FAQ: Do Friends organizations award scholarships?

Several Friends organizations take great pride in using hard–earned funds for scholarships to encourage young people to pursue careers in conversation.


The Friends of the Prairie Learning Center at Neal Smith National Wildlife Refuge, IA, is offering its second annual $1,000 scholarship to a senior at Prairie City Monroe High School. As community coordinator for the Friends, Joan Van Gorp says refuge staff helped identify a list of college majors in natural resources. The Friends work through a national organization called Dollars for Scholars (http://scholarshipamerica.org/dfs.php) which matches the Friends contribution and manages all financial transactions with the winning student. The Friends portion of the scholarship may be renewed each year.


The Kilauea Point Natural History Association, HI, is using Facebook for the first time to advertise its Daniel Moriarty Memorial Scholarship, named in memory of a former refuge manager. One or two scholarships of $2 — $3,000 are given each year to students in Hawaii — ideally from Kauai — who have been involved in environmental community service projects.


The Friends of Willapa National Wildlife Refuge, WA, provides two $1,000 awards each year to seniors in Pacific County, WA, majoring in conservation or environment fields.


The “Ding” Darling Wildlife Society, the Friends organization for the J.N. “Ding” Darling National Wildlife Refuge, FL, is offering its first permanently endowed scholarship this year, funded by a $50,000 gift from a longtime Friend and volunteer.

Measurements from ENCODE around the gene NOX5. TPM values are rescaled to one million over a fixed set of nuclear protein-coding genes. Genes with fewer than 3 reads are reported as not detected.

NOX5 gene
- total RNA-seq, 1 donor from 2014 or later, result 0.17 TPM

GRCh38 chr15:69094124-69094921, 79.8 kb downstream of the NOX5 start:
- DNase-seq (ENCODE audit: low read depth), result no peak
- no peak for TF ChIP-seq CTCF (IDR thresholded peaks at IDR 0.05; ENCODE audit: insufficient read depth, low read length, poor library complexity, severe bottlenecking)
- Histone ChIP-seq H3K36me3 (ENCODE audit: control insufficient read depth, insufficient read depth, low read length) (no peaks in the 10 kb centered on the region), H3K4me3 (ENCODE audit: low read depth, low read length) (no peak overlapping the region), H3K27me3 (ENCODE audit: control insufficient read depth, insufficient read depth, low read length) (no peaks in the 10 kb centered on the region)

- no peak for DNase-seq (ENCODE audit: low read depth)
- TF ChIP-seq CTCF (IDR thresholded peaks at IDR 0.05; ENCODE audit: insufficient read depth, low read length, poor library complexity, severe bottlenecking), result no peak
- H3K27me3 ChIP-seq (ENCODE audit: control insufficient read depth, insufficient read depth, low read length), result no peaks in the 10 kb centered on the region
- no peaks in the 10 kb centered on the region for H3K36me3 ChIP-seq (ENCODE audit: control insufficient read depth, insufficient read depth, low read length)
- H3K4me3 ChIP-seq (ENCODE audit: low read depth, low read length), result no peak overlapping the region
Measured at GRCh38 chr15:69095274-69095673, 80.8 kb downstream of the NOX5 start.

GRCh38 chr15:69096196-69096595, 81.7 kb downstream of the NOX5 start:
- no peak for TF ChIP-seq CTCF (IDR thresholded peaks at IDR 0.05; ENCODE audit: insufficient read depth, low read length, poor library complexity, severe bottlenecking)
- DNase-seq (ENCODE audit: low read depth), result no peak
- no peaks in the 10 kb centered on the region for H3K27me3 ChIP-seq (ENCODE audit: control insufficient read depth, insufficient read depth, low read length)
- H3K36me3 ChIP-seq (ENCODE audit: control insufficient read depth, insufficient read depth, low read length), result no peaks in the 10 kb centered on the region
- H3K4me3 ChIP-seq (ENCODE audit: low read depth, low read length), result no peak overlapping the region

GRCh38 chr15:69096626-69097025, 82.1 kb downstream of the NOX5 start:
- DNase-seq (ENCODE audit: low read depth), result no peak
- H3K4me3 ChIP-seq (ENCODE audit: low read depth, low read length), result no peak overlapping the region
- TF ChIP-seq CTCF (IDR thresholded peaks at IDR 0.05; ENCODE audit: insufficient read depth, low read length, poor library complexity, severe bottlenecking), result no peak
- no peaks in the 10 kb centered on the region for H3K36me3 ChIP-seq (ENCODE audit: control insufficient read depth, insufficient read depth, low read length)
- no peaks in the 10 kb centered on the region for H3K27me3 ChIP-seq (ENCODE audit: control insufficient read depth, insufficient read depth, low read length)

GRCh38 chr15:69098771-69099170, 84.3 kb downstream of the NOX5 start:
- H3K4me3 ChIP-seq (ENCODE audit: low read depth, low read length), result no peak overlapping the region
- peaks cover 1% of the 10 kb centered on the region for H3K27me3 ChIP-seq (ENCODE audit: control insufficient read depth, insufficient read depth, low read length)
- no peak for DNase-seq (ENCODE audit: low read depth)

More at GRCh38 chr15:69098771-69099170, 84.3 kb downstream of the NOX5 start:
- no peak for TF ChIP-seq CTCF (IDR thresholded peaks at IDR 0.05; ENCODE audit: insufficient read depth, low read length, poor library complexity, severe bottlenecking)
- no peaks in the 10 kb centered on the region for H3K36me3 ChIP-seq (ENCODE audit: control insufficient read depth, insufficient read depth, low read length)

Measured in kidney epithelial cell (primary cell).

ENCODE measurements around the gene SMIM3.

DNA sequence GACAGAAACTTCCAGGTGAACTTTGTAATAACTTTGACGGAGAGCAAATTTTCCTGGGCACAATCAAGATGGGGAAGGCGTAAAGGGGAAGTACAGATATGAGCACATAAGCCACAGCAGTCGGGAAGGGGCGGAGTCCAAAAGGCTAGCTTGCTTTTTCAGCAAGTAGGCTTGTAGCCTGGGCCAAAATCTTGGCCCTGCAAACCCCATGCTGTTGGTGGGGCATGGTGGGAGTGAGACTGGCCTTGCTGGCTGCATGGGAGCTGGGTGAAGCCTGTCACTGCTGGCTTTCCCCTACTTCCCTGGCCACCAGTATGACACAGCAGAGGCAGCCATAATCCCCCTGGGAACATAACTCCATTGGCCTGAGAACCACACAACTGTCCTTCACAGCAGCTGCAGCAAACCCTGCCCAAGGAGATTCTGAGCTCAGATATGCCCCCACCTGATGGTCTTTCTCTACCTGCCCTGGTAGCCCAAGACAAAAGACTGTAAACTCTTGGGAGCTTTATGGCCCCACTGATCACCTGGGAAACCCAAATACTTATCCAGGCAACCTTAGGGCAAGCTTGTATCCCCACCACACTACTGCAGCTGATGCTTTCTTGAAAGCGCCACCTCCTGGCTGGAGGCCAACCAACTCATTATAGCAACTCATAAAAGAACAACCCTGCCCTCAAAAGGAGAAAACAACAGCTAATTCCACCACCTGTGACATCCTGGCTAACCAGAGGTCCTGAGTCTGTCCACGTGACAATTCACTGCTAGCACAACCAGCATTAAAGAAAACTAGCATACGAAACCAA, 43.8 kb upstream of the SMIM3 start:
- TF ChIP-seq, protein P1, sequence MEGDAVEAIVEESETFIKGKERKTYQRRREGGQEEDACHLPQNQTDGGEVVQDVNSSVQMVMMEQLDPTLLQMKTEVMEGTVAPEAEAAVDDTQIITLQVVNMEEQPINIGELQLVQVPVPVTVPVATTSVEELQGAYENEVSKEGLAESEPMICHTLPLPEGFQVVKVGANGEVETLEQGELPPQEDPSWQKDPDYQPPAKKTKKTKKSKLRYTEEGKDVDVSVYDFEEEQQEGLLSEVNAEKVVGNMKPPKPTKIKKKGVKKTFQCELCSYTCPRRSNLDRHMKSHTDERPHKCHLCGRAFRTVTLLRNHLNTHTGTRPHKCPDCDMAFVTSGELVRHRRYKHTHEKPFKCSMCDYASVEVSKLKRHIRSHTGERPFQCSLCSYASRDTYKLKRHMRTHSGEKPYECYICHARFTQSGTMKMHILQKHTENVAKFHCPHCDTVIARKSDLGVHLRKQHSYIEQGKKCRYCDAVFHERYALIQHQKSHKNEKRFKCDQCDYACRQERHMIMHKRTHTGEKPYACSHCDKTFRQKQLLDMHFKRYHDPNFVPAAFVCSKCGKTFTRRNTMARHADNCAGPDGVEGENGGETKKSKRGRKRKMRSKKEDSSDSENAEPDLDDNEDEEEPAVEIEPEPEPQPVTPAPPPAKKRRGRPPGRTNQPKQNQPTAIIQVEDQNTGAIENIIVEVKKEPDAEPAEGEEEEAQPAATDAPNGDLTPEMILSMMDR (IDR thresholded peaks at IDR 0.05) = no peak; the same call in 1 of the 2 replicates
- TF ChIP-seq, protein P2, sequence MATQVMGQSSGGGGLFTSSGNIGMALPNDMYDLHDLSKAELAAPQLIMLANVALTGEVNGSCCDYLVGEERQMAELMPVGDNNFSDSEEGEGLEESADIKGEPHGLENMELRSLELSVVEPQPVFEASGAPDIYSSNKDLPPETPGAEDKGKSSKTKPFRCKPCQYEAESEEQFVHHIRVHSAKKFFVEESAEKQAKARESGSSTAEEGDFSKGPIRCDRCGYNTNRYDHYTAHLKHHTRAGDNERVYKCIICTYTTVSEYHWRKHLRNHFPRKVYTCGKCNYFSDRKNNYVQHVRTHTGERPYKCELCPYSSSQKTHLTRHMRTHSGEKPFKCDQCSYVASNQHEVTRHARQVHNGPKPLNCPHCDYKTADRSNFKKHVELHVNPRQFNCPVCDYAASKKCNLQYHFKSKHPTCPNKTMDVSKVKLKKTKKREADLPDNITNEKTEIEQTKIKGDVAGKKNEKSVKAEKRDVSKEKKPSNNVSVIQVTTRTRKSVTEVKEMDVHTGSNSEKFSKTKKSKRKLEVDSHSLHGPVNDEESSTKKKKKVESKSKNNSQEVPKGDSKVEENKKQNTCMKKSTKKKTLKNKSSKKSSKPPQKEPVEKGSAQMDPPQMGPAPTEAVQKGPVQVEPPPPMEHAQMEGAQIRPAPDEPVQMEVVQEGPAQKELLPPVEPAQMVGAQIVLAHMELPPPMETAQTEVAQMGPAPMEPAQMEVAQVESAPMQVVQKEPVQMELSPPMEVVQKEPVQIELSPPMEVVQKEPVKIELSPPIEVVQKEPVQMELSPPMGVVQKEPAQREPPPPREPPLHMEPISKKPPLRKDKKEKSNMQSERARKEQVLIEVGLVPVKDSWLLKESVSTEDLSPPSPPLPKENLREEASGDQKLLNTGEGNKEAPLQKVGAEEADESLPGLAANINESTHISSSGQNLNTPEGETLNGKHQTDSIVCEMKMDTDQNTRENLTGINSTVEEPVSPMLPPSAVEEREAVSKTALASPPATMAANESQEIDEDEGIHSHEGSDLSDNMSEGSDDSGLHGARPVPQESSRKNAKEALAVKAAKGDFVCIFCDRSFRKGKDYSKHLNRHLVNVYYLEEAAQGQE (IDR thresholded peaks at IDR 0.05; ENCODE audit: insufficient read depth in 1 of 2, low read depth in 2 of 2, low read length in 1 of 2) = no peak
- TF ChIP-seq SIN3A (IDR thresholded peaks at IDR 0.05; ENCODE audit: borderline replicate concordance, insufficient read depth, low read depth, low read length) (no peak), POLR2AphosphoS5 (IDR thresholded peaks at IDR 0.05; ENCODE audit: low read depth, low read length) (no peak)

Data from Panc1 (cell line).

This new Jane Werner Environmental Scholarship is one of five separate scholarships managed by the Society this year. The Society will establish a permanent scholarship with a minimum donation of $10,000. The Richard Bailey and Jack & Dolores Clarke Scholarships are funded with one–time donations. A concessionaire at the refuge, Tarpon Bay Explorers, has offered two annual $1,000 scholarships for the past six years. Last year, the Society’s executive director Birgit Vertesch says the caliber of the applicant pool for the Tarpon Bay scholarships was so strong that the Society provided two additional $1,000 awards.


Not only do these scholarships provide valuable funds to students, says Vertesch, but “they also show potential donors about the chance to do something similar for themselves or to honor loved ones. The scholarships also showcase the importance we attach to cultivating the next generation of environmental leaders.”